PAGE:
Friday, March 16, 2012

India, Food, and James Brown

India Becoming: A Portrait of Life in Modern India by Akash Kapur
The son of an Indian father and an American mother, Akash Kapur spent his formative years in India and his early adulthood in the United States. In 2003, having established a life in the West, he returned to his birth country for good, eager to be part of its exciting growth and modernization. What he found was a nation even more transformed than he imagined, where the changes were fundamentally altering Indian society, for better and sometimes for worse. To further understand these changes, he sought out the Indians experiencing them firsthand--young and old, across classes, in cities, and in the countryside. The result is a rich tapestry of live being altered by economic development, and a fascinating insider's look at many of the most important forces shaping our world today.

Taste What You're Missing: The Passionate Eater's Guide to Why Good Food Tastes Good by Barb Stuckey
Whether it's a grilled cheese sandwich with tomato soup, maple-cured bacon sizzling hot from the pan, or a salted caramel coated in dark chocolate, you know when food tastes good to you. But you many not know the amazing story behind why you love some foods and can't tolerate others. Now, in Taste What You're Missing, the first book that demystifies the science of taste, you'll learn how your individual biology, genetics, and brain create a personal experience of everything you taste--and how you can make the most of it.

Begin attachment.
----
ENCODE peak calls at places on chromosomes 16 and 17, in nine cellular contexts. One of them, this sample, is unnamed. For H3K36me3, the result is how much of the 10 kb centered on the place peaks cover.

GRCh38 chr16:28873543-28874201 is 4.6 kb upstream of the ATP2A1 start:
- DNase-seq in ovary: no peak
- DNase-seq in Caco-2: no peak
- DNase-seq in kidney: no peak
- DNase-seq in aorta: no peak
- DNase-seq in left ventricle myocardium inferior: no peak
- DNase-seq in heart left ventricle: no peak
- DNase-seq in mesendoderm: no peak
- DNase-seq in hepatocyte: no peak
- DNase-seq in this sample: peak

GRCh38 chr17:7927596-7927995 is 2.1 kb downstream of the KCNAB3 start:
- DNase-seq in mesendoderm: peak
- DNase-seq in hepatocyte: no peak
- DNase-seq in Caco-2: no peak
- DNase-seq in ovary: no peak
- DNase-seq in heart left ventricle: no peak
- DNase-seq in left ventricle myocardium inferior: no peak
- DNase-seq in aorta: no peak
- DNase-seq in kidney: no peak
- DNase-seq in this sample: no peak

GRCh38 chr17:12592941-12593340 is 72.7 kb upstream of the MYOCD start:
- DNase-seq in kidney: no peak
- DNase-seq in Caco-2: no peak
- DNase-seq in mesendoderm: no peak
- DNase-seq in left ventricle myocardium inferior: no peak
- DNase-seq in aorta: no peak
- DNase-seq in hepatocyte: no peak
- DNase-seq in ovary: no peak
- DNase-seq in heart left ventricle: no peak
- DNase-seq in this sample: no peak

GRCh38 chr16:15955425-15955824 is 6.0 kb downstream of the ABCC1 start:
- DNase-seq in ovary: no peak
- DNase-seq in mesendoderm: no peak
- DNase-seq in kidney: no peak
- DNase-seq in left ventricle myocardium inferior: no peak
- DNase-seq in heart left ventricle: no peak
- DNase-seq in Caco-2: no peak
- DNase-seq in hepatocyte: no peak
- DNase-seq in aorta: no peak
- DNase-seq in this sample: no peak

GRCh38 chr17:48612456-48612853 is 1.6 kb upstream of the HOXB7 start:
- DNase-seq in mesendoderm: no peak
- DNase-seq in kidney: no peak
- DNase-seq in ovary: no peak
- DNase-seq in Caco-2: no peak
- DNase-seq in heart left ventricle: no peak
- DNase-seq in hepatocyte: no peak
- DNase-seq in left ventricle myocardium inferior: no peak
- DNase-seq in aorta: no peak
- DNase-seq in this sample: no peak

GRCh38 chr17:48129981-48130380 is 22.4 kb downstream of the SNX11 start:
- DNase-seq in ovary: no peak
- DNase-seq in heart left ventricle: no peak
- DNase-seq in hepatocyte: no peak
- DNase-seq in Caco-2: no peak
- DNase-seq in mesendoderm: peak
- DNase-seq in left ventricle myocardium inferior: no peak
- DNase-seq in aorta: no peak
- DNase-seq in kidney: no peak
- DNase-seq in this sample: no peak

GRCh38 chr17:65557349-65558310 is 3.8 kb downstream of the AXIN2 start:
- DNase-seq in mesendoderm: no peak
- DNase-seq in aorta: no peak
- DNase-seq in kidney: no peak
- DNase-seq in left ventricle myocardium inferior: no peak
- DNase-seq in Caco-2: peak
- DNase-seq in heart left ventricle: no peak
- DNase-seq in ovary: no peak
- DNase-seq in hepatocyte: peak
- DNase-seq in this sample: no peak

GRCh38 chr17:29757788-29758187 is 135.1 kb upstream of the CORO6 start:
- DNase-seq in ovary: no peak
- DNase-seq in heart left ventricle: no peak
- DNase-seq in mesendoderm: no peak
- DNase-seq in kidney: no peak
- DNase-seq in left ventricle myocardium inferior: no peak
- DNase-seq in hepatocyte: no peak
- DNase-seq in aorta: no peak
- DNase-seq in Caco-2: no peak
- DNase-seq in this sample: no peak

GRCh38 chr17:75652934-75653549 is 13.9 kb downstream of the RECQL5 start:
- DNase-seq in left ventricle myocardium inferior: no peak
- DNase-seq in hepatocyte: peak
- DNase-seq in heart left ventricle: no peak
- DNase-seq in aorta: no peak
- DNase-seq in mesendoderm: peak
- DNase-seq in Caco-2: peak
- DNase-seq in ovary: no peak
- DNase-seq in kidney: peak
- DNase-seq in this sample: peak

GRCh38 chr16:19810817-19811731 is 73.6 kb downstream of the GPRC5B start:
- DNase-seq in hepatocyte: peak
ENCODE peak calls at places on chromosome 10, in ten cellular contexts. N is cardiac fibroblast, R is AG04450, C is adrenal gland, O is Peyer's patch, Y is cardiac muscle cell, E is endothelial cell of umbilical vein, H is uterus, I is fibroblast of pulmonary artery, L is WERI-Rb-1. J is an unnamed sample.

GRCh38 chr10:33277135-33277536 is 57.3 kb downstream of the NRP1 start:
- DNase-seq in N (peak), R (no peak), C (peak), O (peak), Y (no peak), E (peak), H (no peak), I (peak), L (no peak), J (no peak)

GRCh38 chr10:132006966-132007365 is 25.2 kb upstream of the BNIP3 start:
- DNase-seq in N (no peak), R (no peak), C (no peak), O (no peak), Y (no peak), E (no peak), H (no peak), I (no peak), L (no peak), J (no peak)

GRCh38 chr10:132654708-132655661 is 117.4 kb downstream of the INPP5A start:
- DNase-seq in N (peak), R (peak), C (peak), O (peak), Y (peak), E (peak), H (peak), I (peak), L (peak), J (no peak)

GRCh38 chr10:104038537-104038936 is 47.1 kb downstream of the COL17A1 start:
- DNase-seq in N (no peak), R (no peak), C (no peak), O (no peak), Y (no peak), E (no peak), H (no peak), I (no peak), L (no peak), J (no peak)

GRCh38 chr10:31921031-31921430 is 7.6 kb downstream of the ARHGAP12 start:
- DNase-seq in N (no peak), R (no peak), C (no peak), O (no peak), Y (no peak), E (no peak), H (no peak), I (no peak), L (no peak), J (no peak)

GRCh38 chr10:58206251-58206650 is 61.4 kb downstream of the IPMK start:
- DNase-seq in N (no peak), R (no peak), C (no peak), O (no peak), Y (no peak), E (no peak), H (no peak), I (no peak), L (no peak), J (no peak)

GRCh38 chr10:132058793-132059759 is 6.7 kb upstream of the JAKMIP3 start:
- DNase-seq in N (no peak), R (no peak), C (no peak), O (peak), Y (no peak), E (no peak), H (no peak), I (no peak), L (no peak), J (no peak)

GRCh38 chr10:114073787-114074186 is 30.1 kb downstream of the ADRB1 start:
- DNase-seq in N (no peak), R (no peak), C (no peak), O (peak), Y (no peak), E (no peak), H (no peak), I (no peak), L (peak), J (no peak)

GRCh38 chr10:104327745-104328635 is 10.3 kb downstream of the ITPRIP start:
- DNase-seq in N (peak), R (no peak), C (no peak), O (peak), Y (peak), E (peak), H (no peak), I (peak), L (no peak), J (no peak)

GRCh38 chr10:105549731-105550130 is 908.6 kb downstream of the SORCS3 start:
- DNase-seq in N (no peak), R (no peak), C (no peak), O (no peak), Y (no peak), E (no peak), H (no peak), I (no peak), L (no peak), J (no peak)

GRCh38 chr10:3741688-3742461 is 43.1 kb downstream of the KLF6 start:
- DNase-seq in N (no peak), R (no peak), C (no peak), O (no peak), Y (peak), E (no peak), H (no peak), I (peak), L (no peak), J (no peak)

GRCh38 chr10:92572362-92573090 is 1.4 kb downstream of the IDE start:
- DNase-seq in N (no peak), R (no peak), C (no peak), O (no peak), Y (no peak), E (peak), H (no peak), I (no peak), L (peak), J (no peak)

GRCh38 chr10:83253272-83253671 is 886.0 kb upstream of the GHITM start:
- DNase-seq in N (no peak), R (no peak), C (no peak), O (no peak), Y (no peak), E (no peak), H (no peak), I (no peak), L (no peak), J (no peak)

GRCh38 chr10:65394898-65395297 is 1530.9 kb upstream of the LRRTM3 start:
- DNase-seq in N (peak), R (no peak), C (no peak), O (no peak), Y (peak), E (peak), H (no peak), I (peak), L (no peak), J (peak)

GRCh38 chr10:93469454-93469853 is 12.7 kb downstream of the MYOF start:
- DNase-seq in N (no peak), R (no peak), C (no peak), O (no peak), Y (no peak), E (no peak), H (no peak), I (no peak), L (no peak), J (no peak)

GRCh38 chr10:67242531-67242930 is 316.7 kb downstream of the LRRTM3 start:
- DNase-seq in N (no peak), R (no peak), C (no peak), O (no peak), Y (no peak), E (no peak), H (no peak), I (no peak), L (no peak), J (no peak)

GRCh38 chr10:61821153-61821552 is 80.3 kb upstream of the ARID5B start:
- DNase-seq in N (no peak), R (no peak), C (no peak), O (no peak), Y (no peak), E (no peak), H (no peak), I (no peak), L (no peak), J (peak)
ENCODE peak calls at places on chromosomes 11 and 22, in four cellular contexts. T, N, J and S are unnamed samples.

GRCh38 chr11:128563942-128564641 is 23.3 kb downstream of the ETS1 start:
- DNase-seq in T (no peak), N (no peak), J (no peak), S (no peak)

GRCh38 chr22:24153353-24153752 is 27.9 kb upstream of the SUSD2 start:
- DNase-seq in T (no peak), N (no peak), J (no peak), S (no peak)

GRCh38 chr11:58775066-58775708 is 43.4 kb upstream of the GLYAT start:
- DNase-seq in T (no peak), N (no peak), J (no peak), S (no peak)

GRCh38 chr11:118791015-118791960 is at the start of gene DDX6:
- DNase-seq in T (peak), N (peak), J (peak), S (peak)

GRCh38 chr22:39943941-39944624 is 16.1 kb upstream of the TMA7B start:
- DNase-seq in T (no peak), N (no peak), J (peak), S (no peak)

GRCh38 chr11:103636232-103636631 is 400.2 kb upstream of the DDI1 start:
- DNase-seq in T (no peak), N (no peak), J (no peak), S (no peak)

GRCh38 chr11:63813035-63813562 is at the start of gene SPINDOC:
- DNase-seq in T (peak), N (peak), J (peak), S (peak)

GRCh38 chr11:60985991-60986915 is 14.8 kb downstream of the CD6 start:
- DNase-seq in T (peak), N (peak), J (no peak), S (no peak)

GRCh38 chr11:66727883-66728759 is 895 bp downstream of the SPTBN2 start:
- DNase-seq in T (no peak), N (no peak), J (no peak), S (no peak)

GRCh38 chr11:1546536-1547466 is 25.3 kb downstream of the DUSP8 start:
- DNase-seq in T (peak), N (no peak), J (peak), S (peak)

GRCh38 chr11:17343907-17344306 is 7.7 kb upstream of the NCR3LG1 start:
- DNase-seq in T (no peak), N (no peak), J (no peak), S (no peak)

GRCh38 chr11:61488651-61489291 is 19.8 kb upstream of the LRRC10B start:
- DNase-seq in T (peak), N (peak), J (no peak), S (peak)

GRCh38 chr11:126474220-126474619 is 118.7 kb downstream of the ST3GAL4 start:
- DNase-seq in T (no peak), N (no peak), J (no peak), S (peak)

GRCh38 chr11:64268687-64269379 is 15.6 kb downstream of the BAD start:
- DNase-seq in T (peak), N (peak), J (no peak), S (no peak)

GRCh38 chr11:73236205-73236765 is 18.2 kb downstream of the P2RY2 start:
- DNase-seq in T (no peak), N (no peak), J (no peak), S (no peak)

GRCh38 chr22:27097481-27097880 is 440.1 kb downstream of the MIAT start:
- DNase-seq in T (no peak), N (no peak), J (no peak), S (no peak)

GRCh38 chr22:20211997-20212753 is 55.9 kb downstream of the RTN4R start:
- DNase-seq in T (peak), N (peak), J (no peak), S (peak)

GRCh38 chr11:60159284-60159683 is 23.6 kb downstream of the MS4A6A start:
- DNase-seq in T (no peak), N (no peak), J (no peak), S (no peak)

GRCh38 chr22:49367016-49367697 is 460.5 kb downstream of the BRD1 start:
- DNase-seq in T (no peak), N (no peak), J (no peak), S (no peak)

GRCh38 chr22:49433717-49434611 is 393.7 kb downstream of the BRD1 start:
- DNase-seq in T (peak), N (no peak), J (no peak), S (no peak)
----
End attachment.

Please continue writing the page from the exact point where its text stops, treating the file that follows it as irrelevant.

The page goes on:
The One: The Life and Music of James Brown by RJ Smith
Forget Elvis Presley. Forget Bob Dylan. Forget the Beatles. The most important musician of the twentieth century was James Brown. Full of unprecedented research and never-before-heard interviews, The One is a portrait of a man whose fascinating life helps us understand the music he made. The musical genius, who all but created funk and dominated R & B and pop, was born into abject poverty in South Carolina and raised in rural Georgia amid violent racial tensions. He grew up in a brothel owned by his aunt, landed in juvenile prison at age sixteen, and upon his release met his first bandmates, members of the group that would become the Famous Flames. From the Chitlin' Circuit to the Apollo Theater, Brown amassed fourty-four Billboard Top 40 hit singles, played up to 350 shows a year at his peak, and was a showman like no other.

No comments:

Post a Comment